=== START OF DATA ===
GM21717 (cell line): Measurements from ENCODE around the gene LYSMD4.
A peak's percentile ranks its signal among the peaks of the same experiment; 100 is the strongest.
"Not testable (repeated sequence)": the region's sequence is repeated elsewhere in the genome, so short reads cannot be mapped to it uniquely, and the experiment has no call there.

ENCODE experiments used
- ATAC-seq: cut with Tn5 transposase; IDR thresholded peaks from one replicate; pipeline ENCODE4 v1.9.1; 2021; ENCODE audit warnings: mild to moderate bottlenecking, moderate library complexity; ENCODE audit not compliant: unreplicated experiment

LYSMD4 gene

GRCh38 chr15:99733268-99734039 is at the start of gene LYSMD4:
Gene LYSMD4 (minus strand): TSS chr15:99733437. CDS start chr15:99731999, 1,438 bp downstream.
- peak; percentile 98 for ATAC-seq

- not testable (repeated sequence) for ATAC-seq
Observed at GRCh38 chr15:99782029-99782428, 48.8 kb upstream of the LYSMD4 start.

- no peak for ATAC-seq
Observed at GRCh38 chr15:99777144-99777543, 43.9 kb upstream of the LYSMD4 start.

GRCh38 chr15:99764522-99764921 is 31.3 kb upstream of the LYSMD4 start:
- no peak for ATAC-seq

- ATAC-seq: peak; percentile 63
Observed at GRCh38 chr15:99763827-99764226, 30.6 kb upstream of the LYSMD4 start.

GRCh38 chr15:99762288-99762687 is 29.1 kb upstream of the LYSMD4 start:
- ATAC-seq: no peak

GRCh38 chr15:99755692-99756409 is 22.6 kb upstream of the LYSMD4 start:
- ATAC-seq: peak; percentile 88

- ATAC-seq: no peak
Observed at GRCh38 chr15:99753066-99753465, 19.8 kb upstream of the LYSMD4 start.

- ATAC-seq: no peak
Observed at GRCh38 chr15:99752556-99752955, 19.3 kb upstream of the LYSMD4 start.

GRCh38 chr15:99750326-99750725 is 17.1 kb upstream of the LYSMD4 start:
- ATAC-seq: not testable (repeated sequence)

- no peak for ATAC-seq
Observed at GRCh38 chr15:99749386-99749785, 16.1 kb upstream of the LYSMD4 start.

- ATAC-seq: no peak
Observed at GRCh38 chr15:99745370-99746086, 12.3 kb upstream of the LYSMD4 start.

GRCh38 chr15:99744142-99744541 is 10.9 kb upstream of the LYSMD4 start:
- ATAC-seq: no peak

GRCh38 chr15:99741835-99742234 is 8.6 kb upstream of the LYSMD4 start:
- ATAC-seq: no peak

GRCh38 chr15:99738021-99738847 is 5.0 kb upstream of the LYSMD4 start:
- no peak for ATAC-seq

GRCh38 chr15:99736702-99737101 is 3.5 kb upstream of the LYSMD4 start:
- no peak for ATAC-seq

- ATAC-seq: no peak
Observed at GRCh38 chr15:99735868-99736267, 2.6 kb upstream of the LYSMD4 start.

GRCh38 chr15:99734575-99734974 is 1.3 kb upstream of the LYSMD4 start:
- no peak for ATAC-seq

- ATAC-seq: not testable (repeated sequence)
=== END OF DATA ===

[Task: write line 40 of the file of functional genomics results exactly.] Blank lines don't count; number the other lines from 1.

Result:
- ATAC-seq: no peak